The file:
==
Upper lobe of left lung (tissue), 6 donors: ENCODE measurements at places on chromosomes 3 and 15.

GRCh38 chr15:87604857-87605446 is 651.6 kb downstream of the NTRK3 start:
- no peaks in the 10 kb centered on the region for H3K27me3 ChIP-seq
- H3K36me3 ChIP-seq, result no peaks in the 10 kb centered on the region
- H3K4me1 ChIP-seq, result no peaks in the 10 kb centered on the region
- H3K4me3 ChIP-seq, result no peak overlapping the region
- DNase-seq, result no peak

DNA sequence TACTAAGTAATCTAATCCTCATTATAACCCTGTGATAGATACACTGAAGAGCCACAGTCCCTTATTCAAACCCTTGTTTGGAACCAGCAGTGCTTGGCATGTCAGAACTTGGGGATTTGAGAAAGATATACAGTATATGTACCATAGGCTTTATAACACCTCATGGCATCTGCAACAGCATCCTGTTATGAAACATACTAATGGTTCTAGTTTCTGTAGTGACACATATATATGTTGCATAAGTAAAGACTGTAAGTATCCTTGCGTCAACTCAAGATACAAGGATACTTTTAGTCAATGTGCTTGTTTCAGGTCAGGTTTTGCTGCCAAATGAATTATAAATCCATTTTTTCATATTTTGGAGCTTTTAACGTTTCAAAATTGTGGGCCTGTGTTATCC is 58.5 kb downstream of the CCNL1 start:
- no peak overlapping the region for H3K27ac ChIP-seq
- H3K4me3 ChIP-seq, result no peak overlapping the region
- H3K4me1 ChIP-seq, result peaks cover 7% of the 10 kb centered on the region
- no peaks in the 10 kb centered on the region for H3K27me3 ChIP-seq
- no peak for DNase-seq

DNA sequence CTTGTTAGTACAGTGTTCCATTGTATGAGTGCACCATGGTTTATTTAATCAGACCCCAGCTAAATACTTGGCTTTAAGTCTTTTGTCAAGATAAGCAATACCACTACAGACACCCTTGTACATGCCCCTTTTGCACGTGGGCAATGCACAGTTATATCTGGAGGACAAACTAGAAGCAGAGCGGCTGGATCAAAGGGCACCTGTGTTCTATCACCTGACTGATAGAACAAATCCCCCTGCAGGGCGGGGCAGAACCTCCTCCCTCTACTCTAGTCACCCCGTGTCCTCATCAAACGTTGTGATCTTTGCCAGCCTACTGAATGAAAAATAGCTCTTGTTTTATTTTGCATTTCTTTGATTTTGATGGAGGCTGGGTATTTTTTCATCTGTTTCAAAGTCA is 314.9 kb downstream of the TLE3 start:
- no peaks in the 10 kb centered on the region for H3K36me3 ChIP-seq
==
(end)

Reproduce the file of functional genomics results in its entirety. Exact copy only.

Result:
Upper lobe of left lung (tissue), 6 donors: ENCODE measurements at places on chromosomes 3 and 15.

GRCh38 chr15:87604857-87605446 is 651.6 kb downstream of the NTRK3 start:
- no peaks in the 10 kb centered on the region for H3K27me3 ChIP-seq
- H3K36me3 ChIP-seq, result no peaks in the 10 kb centered on the region
- H3K4me1 ChIP-seq, result no peaks in the 10 kb centered on the region
- H3K4me3 ChIP-seq, result no peak overlapping the region
- DNase-seq, result no peak

DNA sequence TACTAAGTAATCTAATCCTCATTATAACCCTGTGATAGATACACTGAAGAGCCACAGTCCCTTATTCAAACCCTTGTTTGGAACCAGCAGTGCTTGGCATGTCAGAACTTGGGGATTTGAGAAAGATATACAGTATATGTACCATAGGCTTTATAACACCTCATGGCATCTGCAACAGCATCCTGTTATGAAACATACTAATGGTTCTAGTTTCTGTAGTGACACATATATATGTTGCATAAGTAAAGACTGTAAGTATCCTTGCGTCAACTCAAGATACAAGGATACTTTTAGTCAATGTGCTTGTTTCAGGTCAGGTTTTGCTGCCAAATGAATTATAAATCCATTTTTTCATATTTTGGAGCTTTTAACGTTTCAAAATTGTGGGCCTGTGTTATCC is 58.5 kb downstream of the CCNL1 start:
- no peak overlapping the region for H3K27ac ChIP-seq
- H3K4me3 ChIP-seq, result no peak overlapping the region
- H3K4me1 ChIP-seq, result peaks cover 7% of the 10 kb centered on the region
- no peaks in the 10 kb centered on the region for H3K27me3 ChIP-seq
- no peak for DNase-seq

DNA sequence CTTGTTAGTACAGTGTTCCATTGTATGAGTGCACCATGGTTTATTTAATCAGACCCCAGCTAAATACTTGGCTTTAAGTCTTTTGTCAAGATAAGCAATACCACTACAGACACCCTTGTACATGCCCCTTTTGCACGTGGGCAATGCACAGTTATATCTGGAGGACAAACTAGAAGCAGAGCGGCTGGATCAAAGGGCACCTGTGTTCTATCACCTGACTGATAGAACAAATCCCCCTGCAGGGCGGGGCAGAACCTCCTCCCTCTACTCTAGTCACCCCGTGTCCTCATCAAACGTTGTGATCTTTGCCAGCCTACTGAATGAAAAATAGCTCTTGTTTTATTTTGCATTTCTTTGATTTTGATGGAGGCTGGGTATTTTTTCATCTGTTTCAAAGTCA is 314.9 kb downstream of the TLE3 start:
- no peaks in the 10 kb centered on the region for H3K36me3 ChIP-seq